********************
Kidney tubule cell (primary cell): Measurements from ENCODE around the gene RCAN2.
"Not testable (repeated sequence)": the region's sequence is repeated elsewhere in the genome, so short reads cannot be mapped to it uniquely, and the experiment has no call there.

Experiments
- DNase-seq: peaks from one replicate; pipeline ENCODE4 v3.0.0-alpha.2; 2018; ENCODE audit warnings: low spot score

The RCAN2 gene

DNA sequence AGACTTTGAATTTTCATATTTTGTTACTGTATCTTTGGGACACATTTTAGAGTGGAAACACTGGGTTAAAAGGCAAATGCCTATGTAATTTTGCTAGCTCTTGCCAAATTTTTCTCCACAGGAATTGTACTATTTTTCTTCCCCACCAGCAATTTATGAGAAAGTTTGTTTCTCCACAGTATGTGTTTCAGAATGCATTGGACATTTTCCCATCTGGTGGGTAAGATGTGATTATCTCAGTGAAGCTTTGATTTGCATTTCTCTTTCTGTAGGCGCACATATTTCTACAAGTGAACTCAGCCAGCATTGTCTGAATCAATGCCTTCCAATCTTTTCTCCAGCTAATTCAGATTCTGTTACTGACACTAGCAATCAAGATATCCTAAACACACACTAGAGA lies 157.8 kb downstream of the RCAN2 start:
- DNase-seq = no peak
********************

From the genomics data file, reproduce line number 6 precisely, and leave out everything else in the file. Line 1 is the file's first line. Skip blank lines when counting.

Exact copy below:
DNA sequence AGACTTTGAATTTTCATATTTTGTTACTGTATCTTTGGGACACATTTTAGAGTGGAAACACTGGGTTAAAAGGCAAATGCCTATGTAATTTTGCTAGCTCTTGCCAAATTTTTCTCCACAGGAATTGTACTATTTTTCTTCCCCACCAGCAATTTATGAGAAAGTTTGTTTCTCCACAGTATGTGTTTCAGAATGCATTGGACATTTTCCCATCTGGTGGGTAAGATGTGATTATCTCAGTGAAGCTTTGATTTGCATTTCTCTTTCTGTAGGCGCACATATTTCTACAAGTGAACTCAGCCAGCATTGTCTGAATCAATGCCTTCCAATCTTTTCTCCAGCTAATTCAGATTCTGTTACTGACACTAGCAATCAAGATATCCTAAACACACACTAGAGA lies 157.8 kb downstream of the RCAN2 start: